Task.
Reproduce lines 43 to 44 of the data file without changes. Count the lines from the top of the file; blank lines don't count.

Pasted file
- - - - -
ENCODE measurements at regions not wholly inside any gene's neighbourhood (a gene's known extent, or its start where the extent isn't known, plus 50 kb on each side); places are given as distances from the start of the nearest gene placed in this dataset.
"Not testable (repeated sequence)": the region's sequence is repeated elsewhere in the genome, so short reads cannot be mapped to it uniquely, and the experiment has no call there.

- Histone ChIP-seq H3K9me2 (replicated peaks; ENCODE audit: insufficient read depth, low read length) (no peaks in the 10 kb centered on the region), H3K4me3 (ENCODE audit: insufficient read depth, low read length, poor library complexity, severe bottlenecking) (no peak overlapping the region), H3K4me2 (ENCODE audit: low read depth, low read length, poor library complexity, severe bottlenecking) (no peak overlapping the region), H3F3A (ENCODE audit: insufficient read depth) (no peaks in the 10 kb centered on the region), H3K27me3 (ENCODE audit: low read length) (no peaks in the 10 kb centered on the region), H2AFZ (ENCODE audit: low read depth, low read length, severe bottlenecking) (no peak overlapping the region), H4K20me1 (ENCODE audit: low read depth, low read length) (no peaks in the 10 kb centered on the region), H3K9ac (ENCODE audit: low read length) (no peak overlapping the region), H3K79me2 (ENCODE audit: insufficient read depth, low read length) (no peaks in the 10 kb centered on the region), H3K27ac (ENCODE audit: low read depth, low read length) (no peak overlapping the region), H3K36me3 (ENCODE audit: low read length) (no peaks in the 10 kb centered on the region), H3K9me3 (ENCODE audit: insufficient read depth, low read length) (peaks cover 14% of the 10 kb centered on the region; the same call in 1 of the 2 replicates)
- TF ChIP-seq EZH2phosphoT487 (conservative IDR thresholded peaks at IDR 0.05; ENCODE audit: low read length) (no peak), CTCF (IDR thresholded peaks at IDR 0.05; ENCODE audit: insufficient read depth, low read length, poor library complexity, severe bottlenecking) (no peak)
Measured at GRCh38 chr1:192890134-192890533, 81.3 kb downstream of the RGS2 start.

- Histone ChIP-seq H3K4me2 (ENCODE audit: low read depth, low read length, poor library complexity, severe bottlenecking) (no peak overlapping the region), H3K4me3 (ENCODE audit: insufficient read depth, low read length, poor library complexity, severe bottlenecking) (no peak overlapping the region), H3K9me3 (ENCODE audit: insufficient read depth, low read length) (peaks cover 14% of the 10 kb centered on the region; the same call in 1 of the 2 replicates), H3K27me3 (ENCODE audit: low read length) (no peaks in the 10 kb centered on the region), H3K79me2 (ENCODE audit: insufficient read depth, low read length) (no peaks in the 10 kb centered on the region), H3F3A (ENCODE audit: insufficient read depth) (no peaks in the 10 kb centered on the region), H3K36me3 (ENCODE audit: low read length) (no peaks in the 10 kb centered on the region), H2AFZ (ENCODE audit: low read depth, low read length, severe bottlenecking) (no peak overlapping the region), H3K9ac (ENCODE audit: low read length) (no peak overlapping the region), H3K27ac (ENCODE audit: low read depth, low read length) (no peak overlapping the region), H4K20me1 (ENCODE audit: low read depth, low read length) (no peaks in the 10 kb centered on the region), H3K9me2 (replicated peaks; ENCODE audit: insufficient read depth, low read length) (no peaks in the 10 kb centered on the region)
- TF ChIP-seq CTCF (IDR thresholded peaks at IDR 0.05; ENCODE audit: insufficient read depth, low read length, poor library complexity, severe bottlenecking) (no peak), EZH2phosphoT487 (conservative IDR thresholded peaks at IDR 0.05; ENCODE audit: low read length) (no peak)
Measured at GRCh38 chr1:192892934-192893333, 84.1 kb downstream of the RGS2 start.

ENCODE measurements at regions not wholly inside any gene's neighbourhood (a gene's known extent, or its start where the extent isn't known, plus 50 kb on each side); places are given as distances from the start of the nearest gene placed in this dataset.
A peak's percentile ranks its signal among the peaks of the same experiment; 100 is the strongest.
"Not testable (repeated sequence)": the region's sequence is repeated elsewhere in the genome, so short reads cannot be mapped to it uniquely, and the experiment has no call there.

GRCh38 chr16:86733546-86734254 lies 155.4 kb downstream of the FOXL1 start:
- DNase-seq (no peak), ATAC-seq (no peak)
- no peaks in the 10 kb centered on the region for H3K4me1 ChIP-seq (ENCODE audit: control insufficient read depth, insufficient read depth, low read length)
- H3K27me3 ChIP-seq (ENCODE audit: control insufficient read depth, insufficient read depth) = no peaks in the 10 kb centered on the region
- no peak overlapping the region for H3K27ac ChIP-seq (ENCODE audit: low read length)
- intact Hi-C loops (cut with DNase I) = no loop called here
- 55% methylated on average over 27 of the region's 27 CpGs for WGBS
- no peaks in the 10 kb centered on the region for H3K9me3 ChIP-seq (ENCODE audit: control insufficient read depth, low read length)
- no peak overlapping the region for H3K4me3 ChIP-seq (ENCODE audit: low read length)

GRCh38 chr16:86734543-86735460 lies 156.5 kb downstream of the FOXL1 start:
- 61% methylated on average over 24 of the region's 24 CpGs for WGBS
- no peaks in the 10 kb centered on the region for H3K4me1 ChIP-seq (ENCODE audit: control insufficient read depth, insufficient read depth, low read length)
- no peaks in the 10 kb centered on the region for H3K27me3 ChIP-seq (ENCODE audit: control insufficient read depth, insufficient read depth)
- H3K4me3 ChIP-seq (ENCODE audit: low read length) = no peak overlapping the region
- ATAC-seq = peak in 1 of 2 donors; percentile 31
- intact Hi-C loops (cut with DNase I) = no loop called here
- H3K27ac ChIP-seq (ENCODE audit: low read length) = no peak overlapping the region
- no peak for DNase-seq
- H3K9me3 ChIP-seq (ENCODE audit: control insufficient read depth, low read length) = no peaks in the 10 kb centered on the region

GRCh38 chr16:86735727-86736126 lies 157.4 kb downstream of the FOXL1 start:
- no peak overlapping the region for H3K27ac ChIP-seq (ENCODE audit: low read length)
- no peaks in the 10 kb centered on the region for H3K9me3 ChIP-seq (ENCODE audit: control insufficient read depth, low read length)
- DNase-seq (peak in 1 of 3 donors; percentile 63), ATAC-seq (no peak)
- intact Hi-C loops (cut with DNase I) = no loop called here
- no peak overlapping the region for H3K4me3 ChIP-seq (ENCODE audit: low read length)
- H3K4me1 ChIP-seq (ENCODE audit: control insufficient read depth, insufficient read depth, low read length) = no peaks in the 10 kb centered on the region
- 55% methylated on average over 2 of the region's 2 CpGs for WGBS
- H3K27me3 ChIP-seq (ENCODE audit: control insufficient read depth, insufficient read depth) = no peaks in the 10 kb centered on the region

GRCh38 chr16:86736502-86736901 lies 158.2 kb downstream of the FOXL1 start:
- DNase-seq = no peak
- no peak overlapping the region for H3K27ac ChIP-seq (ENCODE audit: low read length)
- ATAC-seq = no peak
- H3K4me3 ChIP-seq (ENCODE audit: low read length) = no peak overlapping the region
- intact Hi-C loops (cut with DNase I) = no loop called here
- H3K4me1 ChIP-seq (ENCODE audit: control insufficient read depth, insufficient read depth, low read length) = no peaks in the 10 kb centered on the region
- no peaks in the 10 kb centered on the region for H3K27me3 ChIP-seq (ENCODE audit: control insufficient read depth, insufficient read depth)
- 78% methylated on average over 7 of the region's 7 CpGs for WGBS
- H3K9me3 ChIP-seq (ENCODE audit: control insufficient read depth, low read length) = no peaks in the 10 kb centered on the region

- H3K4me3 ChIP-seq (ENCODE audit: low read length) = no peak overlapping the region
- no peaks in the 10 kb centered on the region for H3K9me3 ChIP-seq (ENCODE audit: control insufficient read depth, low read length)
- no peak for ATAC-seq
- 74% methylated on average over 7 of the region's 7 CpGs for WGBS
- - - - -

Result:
- ATAC-seq = no peak
- H3K4me3 ChIP-seq (ENCODE audit: low read length) = no peak overlapping the region